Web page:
03 February 2016 | Australian Institute of Marine Science News Release
In a world where fish biodiversity is on the decline, highly vulnerable species are given a major boost today after scientists identified why some species are absent from reefs in the Indian and Pacific oceans. Incorporating this knowledge into conservation strategies will help to reduce human impact on species loss.
The findings are the result of an international collaboration involving a large team of scientists who together produced one of the world’s most extensive datasets of reef fishes. By analysing almost 10,000 records from more than 900 locations, the team was able to identify specific types of fishes that are most vulnerable to direct human impacts and climate change.
“Our analysis of 241 fish species showed that larger-bodied fishes, especially those with smaller geographic ranges, are particularly vulnerable,” explains lead author, Dr Camille Mellin, from the Australian Institute of Marine Science and the University of Adelaide’s Environment Institute. “In fact, these species are 67% less likely to occur where human impact and shifting seasonal temperatures exceed critical thresholds.
“Surprisingly, these types of fish are less common on reefs in the Coral Triangle – a very well-known marine biodiversity hotspot. In contrast, reefs in New Caledonia and on the Great Barrier Reef, which are comparatively less impacted by human activities such as fishing and urban development, tend to host more of these large, narrow-ranging fish species.”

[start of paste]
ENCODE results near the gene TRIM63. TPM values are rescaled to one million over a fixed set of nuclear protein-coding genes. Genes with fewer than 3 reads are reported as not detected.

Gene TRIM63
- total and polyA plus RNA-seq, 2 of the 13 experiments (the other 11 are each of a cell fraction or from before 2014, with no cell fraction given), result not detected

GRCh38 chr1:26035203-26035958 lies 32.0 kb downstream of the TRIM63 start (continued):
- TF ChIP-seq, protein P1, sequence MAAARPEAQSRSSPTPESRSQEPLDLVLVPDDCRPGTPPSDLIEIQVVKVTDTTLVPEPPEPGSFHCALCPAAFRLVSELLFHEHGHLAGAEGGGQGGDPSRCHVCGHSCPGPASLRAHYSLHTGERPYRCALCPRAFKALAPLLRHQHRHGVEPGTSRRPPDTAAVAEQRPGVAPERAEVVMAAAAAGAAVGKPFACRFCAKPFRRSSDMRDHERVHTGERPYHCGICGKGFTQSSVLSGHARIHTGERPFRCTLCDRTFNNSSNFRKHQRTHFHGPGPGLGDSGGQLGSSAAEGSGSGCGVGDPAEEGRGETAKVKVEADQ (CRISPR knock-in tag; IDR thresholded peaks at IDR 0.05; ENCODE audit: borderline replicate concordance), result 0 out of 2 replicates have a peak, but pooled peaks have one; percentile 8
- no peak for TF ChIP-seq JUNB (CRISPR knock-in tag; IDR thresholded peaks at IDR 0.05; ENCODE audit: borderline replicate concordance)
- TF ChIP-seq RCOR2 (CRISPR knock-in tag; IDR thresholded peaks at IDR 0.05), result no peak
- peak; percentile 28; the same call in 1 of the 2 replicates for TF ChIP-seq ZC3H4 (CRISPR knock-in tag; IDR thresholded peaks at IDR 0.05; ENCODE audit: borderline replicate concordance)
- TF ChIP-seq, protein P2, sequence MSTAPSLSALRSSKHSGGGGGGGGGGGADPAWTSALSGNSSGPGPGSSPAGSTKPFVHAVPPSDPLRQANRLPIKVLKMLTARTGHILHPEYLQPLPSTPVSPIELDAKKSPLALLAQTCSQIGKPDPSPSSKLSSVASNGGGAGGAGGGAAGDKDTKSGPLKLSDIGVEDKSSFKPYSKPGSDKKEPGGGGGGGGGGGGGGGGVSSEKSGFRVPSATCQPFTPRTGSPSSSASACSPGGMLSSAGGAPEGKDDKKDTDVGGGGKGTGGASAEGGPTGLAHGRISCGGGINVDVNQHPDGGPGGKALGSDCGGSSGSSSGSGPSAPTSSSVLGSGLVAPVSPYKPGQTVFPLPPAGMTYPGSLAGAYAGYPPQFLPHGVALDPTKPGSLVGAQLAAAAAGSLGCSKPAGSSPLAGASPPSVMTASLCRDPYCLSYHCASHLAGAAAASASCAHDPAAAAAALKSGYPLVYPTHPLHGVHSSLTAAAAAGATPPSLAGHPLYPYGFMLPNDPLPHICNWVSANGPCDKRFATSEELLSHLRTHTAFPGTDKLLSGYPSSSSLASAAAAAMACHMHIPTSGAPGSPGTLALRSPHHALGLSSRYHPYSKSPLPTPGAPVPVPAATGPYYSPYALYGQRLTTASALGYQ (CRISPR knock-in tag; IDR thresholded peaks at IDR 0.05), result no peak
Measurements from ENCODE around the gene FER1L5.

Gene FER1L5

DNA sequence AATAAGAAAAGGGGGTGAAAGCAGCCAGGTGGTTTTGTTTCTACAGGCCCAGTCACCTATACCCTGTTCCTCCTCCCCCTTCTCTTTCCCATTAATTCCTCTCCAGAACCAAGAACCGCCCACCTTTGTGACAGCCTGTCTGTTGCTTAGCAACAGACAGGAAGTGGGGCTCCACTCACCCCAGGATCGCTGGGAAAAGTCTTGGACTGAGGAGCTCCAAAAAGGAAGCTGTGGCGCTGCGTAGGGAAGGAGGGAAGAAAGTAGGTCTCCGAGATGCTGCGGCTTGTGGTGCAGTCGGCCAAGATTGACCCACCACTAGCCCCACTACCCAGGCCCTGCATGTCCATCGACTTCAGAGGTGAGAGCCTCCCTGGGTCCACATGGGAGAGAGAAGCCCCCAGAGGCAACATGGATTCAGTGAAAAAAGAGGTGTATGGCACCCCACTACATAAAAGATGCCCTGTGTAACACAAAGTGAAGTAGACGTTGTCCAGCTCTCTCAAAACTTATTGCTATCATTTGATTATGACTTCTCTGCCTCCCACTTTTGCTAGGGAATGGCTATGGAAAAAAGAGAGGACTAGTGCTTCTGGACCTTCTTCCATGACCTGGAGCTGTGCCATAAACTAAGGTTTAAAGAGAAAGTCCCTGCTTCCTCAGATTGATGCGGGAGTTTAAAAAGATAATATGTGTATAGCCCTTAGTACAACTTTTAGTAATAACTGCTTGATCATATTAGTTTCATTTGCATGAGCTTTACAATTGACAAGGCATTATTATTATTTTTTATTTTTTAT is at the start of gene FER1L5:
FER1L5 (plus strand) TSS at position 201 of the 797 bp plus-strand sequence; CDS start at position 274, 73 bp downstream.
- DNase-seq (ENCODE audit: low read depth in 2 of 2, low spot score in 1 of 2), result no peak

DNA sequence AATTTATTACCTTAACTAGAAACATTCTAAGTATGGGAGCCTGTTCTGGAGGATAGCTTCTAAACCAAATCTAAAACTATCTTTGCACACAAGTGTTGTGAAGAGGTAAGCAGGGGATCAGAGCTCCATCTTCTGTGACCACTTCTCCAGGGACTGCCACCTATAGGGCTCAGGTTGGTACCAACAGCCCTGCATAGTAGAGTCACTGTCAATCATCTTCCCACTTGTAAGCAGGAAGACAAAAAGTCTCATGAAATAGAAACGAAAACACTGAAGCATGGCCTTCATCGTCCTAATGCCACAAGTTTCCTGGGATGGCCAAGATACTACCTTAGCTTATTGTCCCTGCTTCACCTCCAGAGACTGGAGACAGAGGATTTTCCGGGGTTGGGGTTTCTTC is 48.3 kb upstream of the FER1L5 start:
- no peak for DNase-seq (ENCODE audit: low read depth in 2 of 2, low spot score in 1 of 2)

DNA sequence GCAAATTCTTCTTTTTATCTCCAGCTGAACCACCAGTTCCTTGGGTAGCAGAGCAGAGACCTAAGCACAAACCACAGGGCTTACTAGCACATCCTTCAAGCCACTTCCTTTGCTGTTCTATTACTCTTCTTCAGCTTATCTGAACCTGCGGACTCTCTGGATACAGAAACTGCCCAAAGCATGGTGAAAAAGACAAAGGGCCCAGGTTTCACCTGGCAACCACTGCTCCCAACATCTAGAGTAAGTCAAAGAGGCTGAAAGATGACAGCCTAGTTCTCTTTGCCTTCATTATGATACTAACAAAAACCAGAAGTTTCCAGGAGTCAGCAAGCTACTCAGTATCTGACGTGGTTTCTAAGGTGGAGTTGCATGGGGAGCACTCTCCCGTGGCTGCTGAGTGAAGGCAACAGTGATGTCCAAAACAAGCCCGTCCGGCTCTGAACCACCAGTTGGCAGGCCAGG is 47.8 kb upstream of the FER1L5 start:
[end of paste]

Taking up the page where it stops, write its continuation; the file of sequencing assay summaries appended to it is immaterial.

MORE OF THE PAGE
“Although these fish represent only 7% of all the species the team examined, they often provide unique and important functions on the reef”, as explained by study co-author, Dr David Mouillot, from the Marine Biodiversity, Exploitation and Conservation lab in Montpellier, France:
“Several large parrotfish have smaller geographical ranges than average and may play important roles in preventing reefs shifting from coral to algae. In some regions, these species are heavily fished, in particular the steephead parrotfish which is generally found in high densities across its range but has become rare in the Philippines and nowadays is infrequently found in markets in the Coral Triangle region.”
“Larger bodied fishes have slower growth rates, and tend to naturally occur at lower abundances meaning they tend to be even more vulnerable to fishing and habitat loss. They are also more sensitive to climate-induced changes in seasonal events and are likely to recover more slowly”, says Dr Julian Caley from the Australian Institute of Marine Science.
“For example, spring temperatures trigger spawning aggregations in coral trout, but if temperature shifts mean spawning occurs when conditions are unfavourable for larvae to survive and grow, this can have a negative effect on their population,” he says.
These findings highlight the need to focus on these at-risk species, and pay particular attention to management in relation to the traits that make them vulnerable. This paper also highlights the importance of monitoring programs in providing the knowledge needed for managing these valuable living resources and assessing their responses to management interventions.
The paper “Humans and seasonal climate variability threaten large-bodied coral reef fish with small ranges” by C. Mellin, D. Mouillot, M. Kulbicki, T. McClanahan, L. Vigliola, C. Bradshaw, R. Brainard, P. Chabanet, G. Edgar, D. Fordham, A. Friedlander, V. Parravicini, A. Sequeira, R. Stuart-Smith, L. Wantiez and J. Caley appears in the journal Nature Communications (contact AIMS Media for access to manuscript and high resolution images).
Further information please contact:
Dr. M. Julian Caley, Senior Principal Research Scientist
Australian Institute of Marine Science
Main Office: +61 (0)7 4753 4148
Steve Clarke, Communications Manager
Australian Institute of Marine Science
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